Dr. Rick Johnson, Public Health Officer for Inyo County, said that a local resident of Inyo County has been hospitalized with a clinical picture that is highly suspect of being caused by hantavirus cardiopulmonary syndrome (HCPS). Particularly during these summer months, hantavirus needs to be considered in anyone with a serious “influenza-like illness”, which includes fever, body and muscle aches, headache, cough, or respiratory difficulty.
Since 1993, when the disease was first recognized in the United States, the Center for Disease Control and Prevention (CDC) has confirmed over 600 cases of HPS in 34 states; 36% of the cases were fatal. California has documented 62 cases, and in about half of these, exposure has been in the Eastern Sierra counties (some residents, some visitors).
Rodents, particularly the deer mouse, carry the virus that causes HCPS, which is typically spread to humans when infectious material from rodents is inhaled. This occurs when fresh droppings, urine, saliva, or nesting materials are disturbed and the air becomes contaminated with the virus. Hantaviruses can live in the environment for 2-3 days at normal room temperature. The UV rays of sunlight will kill the virus. Transmission peaks during the spring and summer months. HCPS in the United States cannot be transmitted from one person to another, nor from farm animals, dogs, cats, or rodents purchased at a pet store.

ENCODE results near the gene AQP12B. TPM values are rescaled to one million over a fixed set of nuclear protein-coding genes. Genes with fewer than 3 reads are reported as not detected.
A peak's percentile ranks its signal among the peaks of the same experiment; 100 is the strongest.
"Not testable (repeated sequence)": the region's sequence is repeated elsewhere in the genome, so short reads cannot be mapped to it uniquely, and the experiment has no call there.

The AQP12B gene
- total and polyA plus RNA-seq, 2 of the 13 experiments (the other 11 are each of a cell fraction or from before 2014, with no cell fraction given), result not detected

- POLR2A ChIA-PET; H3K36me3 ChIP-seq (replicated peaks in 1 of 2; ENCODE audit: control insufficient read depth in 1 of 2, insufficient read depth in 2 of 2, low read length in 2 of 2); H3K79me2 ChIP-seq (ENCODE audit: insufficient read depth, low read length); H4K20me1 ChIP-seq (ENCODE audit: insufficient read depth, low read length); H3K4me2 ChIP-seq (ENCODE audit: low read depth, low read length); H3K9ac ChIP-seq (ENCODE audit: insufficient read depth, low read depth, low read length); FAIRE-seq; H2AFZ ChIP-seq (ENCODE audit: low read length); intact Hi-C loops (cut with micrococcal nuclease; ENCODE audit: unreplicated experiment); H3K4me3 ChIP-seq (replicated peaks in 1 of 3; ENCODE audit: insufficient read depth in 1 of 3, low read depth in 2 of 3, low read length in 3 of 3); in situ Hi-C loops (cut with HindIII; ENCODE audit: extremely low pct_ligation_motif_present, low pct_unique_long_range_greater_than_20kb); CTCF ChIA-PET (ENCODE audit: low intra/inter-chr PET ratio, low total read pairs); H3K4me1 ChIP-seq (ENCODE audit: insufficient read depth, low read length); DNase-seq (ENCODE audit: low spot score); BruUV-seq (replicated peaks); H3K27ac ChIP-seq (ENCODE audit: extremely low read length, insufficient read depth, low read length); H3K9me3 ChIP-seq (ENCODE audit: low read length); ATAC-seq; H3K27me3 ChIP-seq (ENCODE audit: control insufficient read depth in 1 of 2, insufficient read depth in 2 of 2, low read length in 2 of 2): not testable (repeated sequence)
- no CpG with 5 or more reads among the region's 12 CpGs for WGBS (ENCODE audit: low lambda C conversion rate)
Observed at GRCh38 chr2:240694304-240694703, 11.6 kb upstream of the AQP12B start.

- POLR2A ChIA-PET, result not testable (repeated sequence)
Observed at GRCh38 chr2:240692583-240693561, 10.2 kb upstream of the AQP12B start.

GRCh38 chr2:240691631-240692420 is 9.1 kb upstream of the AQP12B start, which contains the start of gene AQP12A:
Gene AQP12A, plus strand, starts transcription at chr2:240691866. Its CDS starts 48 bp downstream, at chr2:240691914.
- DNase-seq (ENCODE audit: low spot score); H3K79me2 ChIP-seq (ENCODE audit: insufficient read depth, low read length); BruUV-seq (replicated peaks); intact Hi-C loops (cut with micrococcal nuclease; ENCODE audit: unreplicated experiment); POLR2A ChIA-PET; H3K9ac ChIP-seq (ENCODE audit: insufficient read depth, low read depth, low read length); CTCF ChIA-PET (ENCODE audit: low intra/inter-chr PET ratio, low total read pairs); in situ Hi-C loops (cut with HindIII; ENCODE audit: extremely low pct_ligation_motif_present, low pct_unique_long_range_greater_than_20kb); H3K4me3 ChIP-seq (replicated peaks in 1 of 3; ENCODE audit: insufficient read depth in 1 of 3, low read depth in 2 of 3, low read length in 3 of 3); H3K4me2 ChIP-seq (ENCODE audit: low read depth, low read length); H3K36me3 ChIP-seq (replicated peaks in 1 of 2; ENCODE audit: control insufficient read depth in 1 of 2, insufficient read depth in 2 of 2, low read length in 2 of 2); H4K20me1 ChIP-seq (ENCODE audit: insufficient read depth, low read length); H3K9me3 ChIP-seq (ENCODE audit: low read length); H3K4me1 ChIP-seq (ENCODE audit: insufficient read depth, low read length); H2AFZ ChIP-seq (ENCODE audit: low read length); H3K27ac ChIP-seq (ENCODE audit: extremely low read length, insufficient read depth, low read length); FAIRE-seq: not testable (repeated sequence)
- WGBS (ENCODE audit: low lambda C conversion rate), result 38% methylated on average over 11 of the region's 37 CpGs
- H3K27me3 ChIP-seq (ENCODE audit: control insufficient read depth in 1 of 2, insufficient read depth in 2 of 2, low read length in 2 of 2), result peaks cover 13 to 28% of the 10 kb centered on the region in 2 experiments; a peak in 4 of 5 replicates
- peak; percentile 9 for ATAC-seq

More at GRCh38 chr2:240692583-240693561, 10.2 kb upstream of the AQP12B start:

Rodent control in and around the home remains the primary strategy for preventing hantavirus infection. Recommendations can be summed up as:
SEAL UP holes inside and outside the home to prevent entry by rodents.
TRAP UP - Trap rodents around the home to help reduce the population.
CLEAN UP - urine and droppings, dead rodents or nests, cabins, barns, sheds, or other outbuildings, heavy rodent infestations, food sources and nesting sites
Here are the detailed instructions:
Seal up holes inside and outside the home to prevent entry by rodents.
Prevent rodents from entering the home by checking inside the house for gaps or holes any larger than a pencil could fit into. Potential rodent entry holes can be found inside, under, and behind kitchen cabinets, inside closets, around doors, and under sinks. Seal the holes, using steel wool, lath metal, or caulk. If you do not remember to seal up entry holes in your home, mice will continue to enter.
Prevent rodents from entering the home outside. Clear brush and grass from around the foundation of the home. Check the house for debris and holes that might encourage rodent infestations. Potential rodent entry holes can be found around windows and doors, between the foundation of your house and the ground, and around electrical, plumbing and gas lines. Seal possible entry holes with cement, lath metal, hardware cloth, or sheet metal. Fix gaps in trailer skirtings and use flashing around the base of the house.